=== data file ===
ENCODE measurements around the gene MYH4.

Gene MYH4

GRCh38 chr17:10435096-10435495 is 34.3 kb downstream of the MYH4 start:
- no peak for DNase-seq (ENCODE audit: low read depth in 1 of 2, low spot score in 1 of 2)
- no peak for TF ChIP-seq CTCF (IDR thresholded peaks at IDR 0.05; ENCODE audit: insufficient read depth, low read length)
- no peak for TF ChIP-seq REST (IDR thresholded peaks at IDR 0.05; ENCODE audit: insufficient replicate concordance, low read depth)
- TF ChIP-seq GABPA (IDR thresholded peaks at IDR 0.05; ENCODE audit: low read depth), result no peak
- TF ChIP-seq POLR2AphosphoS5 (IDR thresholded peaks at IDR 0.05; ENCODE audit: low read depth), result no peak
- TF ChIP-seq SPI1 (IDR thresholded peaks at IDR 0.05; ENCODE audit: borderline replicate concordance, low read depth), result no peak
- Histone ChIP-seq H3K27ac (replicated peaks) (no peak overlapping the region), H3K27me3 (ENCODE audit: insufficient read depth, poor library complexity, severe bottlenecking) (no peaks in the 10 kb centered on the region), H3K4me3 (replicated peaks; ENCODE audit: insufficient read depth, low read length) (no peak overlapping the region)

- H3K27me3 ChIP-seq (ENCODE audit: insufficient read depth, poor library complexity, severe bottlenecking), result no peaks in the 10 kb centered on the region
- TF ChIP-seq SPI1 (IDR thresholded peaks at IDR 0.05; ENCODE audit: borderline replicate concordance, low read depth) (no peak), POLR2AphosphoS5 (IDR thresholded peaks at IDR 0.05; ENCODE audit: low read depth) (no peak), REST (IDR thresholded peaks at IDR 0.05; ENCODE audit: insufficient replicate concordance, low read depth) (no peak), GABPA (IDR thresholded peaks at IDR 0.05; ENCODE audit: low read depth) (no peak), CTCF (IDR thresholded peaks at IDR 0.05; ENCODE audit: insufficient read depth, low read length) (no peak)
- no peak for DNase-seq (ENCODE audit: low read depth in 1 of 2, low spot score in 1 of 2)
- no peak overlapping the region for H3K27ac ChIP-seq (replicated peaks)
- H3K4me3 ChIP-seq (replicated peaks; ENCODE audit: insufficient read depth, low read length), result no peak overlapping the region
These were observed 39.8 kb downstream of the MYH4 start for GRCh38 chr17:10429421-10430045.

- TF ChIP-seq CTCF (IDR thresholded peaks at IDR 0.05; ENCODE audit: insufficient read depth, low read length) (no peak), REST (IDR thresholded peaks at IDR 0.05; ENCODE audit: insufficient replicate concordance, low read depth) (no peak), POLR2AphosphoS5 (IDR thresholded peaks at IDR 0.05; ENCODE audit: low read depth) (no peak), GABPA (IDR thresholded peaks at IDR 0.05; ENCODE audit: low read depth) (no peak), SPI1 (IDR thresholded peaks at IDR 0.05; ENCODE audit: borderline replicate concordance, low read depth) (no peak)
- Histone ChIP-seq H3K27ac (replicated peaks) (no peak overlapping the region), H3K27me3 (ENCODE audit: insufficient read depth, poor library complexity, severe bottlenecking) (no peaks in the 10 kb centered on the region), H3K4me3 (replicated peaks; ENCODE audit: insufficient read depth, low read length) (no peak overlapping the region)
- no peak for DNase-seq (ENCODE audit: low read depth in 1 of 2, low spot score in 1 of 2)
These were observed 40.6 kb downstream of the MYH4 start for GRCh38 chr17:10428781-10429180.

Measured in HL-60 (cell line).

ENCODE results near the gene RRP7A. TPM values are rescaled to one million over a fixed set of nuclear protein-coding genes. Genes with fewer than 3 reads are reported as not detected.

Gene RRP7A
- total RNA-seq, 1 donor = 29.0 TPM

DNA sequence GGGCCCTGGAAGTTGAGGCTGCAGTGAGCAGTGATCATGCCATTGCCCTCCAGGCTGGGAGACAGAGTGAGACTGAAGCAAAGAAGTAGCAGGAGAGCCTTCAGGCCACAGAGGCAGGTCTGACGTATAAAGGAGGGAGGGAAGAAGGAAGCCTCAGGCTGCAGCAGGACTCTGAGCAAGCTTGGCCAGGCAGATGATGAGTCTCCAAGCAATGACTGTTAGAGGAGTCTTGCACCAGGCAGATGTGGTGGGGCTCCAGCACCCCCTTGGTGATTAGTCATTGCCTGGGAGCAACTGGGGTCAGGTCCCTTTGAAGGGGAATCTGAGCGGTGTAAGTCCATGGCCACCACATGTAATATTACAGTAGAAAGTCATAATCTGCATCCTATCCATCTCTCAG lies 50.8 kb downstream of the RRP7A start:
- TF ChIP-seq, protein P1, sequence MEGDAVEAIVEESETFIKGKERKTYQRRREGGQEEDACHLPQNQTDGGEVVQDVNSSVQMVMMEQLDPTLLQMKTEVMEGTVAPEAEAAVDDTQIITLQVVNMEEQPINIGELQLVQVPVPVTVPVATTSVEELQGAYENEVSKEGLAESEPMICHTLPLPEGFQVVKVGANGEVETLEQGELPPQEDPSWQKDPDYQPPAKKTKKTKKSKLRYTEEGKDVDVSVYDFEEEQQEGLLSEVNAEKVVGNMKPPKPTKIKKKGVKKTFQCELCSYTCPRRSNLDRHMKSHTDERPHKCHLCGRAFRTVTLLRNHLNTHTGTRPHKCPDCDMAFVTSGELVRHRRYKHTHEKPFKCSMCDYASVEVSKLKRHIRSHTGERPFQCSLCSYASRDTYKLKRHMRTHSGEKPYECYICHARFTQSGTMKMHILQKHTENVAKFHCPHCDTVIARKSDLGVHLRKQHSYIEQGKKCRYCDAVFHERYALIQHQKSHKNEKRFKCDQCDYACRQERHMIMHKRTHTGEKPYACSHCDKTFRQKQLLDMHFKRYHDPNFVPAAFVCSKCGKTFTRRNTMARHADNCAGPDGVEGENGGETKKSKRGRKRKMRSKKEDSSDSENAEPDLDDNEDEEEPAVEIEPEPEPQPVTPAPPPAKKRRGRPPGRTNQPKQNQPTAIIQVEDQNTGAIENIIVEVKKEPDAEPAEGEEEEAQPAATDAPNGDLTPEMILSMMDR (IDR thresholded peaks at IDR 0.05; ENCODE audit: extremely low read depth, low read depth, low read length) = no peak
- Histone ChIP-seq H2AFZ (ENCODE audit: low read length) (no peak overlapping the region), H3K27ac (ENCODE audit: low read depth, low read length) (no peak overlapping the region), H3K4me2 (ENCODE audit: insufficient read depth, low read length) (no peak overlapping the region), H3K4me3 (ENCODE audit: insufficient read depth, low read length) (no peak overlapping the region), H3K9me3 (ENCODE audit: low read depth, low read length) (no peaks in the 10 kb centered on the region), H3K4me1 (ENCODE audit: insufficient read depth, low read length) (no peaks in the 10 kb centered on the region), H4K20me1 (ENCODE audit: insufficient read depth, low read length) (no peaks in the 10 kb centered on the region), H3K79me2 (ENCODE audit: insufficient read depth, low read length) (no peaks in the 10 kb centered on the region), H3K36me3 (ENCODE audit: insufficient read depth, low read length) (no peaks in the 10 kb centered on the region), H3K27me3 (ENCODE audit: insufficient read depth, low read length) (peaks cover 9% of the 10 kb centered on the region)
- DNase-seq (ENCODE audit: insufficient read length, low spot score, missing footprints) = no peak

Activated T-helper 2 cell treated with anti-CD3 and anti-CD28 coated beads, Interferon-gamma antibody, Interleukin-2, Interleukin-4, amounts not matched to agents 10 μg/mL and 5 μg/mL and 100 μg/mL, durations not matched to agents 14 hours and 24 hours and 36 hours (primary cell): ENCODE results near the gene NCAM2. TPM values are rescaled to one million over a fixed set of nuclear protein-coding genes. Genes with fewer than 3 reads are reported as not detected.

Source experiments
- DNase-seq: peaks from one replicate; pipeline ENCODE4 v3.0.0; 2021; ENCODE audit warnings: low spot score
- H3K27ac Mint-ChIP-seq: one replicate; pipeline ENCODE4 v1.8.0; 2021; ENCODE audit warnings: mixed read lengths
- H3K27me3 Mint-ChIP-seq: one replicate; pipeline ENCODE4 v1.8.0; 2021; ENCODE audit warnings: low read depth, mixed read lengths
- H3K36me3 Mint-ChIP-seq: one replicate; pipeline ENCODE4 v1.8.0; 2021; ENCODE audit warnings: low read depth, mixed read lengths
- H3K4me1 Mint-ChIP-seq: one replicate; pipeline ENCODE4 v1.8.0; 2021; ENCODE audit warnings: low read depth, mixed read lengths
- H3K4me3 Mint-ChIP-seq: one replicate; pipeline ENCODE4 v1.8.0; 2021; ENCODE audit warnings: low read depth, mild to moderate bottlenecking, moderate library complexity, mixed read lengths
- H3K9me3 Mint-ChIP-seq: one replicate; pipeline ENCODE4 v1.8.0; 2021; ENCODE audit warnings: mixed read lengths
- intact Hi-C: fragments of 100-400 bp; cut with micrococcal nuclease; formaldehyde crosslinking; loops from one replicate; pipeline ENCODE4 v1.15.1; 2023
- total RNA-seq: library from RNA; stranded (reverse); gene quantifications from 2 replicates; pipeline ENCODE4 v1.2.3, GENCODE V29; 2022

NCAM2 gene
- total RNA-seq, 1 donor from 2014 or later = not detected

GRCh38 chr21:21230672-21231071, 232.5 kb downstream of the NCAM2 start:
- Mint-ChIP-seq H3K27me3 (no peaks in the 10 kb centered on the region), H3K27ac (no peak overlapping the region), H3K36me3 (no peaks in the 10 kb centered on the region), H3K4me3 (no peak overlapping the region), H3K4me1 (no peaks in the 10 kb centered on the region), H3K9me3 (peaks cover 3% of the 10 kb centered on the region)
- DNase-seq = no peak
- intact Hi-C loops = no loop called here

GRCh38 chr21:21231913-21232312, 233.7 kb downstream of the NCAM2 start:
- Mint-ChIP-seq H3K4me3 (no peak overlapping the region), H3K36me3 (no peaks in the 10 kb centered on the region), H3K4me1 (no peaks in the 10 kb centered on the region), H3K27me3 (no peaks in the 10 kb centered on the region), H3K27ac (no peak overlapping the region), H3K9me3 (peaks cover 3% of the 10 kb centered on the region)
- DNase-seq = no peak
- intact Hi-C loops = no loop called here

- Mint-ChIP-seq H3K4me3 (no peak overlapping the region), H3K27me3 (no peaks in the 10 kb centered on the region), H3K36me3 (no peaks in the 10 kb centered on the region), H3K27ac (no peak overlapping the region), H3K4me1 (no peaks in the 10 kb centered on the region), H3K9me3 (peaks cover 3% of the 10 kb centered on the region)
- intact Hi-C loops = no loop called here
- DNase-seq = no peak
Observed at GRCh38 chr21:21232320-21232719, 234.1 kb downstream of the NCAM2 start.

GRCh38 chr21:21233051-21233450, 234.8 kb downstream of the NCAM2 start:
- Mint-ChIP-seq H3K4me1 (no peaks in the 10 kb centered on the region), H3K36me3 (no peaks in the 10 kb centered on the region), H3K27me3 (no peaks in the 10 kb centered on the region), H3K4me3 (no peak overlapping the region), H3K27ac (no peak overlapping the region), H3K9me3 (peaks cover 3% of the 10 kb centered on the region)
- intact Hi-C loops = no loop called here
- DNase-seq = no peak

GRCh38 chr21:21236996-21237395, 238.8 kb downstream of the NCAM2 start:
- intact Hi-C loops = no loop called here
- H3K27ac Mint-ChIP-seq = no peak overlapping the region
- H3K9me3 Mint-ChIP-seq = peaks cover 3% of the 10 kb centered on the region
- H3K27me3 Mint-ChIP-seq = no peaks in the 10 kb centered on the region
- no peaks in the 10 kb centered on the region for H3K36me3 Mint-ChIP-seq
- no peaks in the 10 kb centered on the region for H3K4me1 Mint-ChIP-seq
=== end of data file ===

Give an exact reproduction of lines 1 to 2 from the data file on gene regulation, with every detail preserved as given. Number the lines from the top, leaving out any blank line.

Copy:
ENCODE measurements around the gene MYH4.

Gene MYH4